As to the surgical suturing instrument, it is generally preferable to reduce the shuttle and the shuttle holder into the minimum possible dimensions so as to enlarge the available region of the suturing instrument in the medical operations. In this respect, if the shuttle (8) is structured to contain a bobbin loaded with the shuttle thread, the dimensional reduction of the shuttle and the shuttle holder is considerably limited.
In contrast to the conventional suturing instrument having a shuttle incorporated with a shuttle-thread bobbin, the suturing instrument of this invention has a shuttle holding one end of a shuttle-thread, instead of being incorporated with the shuttle-thread bobbin. According to the embodiments of this invention the streamlined shuttle 8 of the first embodiment has, as shown in FIG. 6, a thread holding structure (8c) formed on the bottom (8a) at the forward end thereof, consisting of a projection (8d) directed below with an eyelet (8b) through which one end of shuttle thread (17) is knotted to the projection (8d). The shuttle-thread (17) may be long enough to suture up the wounds of various lengths.
A shuttle (18) of the second embodiment according to this invention is shown in FIGS. 7 and 8. The shuttle (18) has a thread holding structure (18a) provided at the rearward end thereof. The thread holding structure (18a) consists of a vertical bore (18b) opened at the top of the shuttle, and a vertical slot (18c) provided at the rear end of the shuttle and conducted to the vertical bore (18b) for guiding the shuttle thread (17) therethrough into the vertical bore (18b). The shuttle thread (17) of a predetermined length is knotted at one end (17a) thereof, so that the knot (17a) may be held in the vertical bore (18b) and the thread (17) may be drawn out of the bore (18b) through the slot (18c). The same shuttle-thread holding part (19a) may be provided at the front end part of the shuttle (19) as shown in FIG. 9, in which a vertical bore (19b) is formed near the front pointed end of the shuttle for holding the knotted end of the shuttle thread 17 and a vertical slot (19c) is formed on one side of the shuttle, conducted to the vertical bore (19b), so that the thread (17) may be drawn out therethrough from the vertical bore (19b).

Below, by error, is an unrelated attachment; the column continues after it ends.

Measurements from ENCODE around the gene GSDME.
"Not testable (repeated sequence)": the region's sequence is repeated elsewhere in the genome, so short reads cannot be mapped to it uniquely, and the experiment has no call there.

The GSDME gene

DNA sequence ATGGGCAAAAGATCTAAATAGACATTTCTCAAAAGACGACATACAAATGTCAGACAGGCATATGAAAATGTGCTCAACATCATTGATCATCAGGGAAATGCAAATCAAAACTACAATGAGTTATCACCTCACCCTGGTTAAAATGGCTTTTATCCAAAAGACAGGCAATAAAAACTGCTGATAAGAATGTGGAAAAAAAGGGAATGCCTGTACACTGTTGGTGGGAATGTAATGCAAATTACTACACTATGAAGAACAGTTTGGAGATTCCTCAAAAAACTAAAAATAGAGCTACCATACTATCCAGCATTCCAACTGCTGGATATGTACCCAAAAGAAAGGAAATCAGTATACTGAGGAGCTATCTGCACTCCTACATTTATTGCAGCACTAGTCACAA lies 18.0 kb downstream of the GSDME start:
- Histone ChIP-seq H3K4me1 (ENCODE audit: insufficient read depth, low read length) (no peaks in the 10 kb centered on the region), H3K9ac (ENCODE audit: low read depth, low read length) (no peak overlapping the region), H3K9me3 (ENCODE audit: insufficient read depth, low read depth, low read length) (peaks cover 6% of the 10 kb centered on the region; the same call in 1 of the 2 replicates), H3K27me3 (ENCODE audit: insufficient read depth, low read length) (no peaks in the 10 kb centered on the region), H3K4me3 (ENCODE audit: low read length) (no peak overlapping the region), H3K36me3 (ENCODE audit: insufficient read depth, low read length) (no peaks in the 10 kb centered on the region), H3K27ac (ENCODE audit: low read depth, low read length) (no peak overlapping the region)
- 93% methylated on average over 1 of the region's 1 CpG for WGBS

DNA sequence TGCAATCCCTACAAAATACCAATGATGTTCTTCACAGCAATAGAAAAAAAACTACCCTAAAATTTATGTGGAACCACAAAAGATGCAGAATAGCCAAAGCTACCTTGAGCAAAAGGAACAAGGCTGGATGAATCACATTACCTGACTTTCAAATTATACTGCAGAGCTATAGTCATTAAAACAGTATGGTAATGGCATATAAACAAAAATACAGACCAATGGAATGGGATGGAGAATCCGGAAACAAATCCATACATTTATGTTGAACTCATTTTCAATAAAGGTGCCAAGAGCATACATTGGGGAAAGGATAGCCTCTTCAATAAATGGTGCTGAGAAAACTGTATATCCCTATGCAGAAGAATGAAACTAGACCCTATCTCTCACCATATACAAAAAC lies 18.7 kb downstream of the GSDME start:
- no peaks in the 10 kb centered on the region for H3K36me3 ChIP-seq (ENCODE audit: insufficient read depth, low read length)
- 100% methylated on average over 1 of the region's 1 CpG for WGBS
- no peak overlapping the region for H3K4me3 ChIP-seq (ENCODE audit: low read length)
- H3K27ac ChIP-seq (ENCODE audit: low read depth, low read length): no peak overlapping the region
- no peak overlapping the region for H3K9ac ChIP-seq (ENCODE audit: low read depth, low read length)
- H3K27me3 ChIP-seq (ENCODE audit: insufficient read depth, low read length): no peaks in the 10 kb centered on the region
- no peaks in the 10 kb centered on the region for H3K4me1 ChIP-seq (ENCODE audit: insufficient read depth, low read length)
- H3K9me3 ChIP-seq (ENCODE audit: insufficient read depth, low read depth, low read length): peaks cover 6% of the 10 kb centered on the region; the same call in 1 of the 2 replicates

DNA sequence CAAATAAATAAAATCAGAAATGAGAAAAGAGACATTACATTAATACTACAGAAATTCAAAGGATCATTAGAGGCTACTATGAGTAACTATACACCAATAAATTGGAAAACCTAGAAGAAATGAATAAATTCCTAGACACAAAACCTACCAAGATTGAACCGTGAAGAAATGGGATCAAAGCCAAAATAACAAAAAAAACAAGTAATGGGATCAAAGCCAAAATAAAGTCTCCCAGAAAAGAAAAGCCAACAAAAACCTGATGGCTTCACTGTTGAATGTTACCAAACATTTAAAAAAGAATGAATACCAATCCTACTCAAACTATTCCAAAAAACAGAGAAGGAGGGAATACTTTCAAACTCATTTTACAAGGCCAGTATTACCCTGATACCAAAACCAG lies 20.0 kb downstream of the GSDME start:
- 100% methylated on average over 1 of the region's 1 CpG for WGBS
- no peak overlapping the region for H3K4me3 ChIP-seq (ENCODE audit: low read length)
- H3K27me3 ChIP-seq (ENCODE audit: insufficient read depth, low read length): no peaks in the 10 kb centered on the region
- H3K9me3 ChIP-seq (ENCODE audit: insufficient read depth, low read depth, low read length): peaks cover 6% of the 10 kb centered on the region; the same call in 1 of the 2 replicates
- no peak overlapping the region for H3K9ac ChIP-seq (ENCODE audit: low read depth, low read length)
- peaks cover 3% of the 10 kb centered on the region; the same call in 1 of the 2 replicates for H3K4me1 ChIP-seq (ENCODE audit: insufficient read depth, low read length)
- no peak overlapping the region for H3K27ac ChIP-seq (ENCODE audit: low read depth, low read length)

With such structures of shuttle as shown in FIGS. 6-9, it is possible to connect the thread (17) to the shuttle without taking the shuttle out of the shuttle holder (9) of the suturing instrument, because the bottom plate (11) of the shuttle holder (9) is reduced in width at the forward part thereof to support the shuttle (8) thereon and the side walls of the shuttle holder (9) are cut out at the lower part thereof from the forward end to the intermediate part thereof in the substantial length of the shuttle (8), the pointed end of which being projected out of the forward end of the holder (9) as shown in FIGS. 1-4.
FIG. 10 shows a shuttle (20) of another embodiment having one end of the shuttle thread (17) embedded in a part (20a) at the rear end part thereof and fixedly binded or melted thereto in the production process thereof. FIG. 11 shows a shuttle (21) of another embodiment having one end of the thread embedded in a part (21a) at the forward end part thereof and fixedly binded or melted thereto. These shuttles (20, 21) are replaced by a new shuttle each time after the suturing operation is finished or the shuttle thread (17) is consumed up. The replacement of shuttle is implemented by loosening the fastening screw (16) and by turning the detaining element (12) in the clockwise direction in FIG. 3.